The labeled obstruction is in the left middle cerebral artery (MCA), which would result in hemiparesis on the right side (contralateral), as well as aphasia that may be expressive or receptive depending on whether the frontal or superior temporal lobe is more affected.
Normally, the MCA supplies the lateral portion of the cerebral hemisphere, including frontal, parietal, and upper temporal regions. In addition to findings described above, MCA strokes may have contralateral sensation loss, hemianopsia, hyperreflexia, and Babinski sign. While left-sided strokes cause language deficits, right-sided MCA occlusions may produce visual hemianopsia with inattention to objects on the left side. Initial diagnosis of acute stroke in the emergency room requires non-contrast head CT to rule out hemorrhage; serum electrolytes, creatinine and glucose, CBC; PT/PTT; and EKG and troponins, although the last two tests should not delay administration of IV-tPA in ischemic stroke.
Yew and Chang review diagnosis of acute stroke and its imitators. They note that the most common presenting symptoms for stroke are hemiparesis and difficulty speaking. The two most common entities that mimic stroke are the postictal state and suffering from hypoglycemia. History is usually important in determining the cause of perceived deficits. Again, head CT is important to distinguish ischemic from hemorrhagic causes of brain injury.
Hand et al. examined a series of 350 cases of stroke-like presentations in a teaching hospital and performed a bedside exam. Experts then verified their diagnosis with a full complement of laboratory and radiologic tests. 241 of 250 (69%) patients examined were found to have had strokes. They concluded that the bedside clinical exam offered clues to the correct diagnosis of stroke, with the following signs suggesting stroke: exact time of onset, focal symptoms, neurologic signs that lateralized to a specific hemisphere. General cognitive impairment and abnormal findings in systems besides the neurologic system suggested a mimic of stroke.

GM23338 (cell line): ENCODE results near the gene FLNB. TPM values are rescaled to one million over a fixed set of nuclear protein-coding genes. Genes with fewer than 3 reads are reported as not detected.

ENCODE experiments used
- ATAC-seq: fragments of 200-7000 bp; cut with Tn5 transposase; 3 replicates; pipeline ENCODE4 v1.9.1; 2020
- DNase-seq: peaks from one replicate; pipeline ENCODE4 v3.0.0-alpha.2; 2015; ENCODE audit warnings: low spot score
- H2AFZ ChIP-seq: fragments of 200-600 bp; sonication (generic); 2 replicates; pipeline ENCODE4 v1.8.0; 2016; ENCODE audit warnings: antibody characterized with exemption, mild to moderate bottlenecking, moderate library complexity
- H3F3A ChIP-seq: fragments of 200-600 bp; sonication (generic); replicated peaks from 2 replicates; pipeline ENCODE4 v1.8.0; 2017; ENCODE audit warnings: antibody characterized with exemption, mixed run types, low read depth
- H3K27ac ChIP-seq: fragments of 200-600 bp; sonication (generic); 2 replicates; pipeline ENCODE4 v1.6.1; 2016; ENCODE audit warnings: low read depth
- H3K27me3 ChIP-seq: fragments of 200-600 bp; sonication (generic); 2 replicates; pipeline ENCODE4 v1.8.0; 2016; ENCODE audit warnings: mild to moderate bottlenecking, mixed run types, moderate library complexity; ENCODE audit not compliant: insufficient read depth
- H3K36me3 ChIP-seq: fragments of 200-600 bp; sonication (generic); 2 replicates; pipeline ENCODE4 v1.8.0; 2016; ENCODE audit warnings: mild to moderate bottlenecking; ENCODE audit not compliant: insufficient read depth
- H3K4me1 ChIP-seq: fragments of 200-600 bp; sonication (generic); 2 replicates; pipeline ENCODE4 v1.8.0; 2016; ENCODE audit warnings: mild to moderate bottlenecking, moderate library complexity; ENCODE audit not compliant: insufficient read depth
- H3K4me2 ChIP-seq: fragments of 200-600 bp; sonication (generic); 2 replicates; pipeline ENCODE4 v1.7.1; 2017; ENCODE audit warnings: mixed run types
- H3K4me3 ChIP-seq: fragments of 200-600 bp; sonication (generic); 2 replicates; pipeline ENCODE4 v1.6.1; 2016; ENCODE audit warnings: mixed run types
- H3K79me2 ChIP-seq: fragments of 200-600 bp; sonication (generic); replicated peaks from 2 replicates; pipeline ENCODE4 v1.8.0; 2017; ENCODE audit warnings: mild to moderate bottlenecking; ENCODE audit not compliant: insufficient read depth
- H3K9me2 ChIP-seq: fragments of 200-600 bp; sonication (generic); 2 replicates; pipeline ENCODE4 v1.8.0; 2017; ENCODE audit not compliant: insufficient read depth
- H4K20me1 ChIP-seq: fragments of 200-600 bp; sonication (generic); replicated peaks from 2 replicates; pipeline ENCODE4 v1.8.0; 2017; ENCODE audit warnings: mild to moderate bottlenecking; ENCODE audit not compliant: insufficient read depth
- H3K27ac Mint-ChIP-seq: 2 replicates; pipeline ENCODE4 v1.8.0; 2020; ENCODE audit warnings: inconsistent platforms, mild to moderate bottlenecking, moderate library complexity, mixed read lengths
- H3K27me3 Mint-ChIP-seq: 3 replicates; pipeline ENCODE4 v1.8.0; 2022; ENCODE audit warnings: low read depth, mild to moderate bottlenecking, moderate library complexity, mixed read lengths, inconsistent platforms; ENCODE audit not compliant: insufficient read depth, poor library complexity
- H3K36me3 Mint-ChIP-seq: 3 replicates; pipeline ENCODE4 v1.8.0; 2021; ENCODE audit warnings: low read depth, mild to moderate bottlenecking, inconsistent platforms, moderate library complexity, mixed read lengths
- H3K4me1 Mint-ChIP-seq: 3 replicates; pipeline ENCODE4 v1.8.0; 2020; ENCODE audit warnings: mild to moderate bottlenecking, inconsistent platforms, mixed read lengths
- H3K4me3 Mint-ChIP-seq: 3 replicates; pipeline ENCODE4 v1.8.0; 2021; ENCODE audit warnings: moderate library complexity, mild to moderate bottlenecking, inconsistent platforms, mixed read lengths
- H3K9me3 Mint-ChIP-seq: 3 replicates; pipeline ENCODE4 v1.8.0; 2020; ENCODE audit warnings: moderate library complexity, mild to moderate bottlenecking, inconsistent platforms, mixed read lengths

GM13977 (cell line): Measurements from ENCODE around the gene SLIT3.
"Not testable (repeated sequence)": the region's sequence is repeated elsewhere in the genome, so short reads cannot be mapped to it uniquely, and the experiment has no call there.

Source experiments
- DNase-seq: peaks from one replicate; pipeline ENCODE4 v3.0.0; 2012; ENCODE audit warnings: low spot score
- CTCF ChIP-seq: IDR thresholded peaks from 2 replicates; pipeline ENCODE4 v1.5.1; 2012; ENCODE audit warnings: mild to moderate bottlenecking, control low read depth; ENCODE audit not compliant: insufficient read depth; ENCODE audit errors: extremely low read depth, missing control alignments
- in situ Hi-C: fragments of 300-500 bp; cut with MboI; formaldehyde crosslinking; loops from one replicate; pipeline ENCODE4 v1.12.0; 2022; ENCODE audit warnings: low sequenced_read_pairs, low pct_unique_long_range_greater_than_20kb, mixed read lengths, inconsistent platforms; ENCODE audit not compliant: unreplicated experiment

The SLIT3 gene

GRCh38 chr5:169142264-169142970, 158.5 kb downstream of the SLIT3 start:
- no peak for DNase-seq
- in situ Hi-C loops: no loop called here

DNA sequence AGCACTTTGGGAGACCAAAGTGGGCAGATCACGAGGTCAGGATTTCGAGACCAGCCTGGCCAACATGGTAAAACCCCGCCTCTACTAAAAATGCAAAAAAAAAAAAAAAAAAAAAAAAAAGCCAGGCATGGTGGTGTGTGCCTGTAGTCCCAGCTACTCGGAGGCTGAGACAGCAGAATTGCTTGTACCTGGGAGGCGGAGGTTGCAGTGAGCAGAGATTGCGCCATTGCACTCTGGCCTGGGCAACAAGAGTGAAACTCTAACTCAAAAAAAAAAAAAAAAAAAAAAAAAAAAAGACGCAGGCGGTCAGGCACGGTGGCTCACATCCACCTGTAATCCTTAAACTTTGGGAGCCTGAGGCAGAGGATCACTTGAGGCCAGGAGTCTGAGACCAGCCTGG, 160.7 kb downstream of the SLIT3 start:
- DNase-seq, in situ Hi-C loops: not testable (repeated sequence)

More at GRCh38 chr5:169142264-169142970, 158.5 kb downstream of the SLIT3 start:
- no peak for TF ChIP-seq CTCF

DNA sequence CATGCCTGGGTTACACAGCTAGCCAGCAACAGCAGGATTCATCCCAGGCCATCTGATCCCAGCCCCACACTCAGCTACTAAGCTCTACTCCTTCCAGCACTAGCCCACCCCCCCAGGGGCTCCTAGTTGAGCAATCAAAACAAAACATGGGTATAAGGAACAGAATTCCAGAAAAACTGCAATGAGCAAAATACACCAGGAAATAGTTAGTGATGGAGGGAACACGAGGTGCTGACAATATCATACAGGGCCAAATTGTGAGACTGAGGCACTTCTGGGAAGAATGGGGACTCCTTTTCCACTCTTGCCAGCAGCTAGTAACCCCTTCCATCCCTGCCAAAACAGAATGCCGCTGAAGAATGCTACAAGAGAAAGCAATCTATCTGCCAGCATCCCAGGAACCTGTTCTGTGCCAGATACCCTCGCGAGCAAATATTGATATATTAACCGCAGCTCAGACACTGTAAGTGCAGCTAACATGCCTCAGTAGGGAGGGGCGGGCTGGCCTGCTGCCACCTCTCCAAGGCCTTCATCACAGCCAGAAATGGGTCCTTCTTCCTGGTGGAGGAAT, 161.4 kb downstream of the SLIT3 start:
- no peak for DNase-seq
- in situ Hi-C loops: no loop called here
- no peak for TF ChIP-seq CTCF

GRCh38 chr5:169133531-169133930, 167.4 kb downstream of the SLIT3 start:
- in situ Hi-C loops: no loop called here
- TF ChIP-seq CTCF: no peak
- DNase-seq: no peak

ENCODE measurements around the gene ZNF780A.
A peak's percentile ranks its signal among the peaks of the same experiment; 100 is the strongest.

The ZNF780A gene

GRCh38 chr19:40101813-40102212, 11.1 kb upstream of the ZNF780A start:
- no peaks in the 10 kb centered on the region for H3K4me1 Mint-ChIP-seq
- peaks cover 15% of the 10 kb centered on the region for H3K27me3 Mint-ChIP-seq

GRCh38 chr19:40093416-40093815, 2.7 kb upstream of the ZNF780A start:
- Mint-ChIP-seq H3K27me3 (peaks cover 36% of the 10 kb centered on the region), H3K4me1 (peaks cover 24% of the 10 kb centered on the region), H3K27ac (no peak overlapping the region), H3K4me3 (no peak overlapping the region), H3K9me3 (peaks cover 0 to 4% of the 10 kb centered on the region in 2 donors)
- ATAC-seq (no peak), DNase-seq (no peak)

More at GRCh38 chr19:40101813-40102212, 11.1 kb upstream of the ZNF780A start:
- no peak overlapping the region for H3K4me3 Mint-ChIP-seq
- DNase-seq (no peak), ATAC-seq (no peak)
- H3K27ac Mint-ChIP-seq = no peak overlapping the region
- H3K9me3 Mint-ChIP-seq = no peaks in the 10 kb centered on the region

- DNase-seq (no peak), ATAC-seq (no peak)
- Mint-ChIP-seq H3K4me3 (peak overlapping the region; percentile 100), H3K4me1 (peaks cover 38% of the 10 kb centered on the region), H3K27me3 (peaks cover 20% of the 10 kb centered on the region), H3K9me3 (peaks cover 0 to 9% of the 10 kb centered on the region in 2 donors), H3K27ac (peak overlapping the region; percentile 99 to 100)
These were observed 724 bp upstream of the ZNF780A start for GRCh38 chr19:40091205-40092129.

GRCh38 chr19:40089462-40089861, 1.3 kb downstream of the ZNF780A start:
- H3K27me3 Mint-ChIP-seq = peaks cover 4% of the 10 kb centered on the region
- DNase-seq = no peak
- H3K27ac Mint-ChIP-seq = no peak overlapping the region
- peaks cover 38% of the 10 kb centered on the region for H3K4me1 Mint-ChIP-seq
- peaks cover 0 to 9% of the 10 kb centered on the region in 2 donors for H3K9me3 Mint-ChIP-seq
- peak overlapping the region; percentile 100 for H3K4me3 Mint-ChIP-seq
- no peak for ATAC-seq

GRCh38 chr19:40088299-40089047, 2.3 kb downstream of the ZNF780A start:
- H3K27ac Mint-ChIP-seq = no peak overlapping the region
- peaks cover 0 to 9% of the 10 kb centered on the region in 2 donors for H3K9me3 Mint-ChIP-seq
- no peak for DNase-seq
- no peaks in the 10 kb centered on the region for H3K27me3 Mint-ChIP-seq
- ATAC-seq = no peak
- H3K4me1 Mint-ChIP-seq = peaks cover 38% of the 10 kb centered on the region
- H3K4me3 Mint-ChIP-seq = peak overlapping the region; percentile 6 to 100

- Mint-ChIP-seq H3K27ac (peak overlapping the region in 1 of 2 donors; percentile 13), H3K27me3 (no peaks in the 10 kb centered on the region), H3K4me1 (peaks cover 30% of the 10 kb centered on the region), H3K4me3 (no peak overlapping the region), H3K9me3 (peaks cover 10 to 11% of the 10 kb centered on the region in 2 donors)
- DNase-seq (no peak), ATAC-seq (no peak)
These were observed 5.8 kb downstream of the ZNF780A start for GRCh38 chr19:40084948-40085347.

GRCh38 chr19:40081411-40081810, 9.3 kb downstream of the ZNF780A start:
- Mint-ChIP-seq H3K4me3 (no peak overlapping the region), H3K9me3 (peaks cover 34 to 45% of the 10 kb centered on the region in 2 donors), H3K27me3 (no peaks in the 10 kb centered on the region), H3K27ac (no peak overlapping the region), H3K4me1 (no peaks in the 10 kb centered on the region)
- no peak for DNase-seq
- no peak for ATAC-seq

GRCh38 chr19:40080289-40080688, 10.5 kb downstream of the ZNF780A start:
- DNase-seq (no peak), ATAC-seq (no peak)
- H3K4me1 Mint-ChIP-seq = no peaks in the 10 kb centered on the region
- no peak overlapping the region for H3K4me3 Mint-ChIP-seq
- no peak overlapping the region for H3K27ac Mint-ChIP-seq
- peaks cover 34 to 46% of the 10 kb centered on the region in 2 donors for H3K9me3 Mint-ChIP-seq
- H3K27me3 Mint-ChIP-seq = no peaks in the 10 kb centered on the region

Figure A is an image of blood flow in cerebral arteries taken with MRI angiography. Blood flow to the MCA is occluded at the point shown with the arrow by an embolus, thus the artery does not appear distal to this point.
Illustration A shows the different cerebrovascular territories.
Answer 2: Lacunar infarcts affecting blood flow to the pons result in clumsy hand-dysarthria syndrome.
Answer 3: Emboli in the vertebrobasilar circulation, from the posterior artery, that affect blood flow to the cerebellum would lead to vertigo, nystagmus, and cranial nerve palsy.
Answer 4: Weakness greatest in the legs is a feature of anterior cerebral artery stroke.
Answer 5: Lacunar infarcts affecting blood flow to the thalamus result in sensory-only deficits.
Yew KS, Cheng E. Acute stroke diagnosis. Am Fam Physician. 2009 Jul 1;80(1):33-40. Review. PubMed PMID: 19621844; PubMed Central PMCID: PMC2722757
PMID:19621844 (Link to Abstract)
Hand PJ, Kwan J, Lindley RI, Dennis MS, Wardlaw JM. Distinguishing between stroke and mimic at the bedside: the brain attack study. Stroke. 2006 Mar;37(3):769-75. Epub 2006 Feb 16. PubMed PMID: 16484610
PMID:16484610 (Link to Abstract)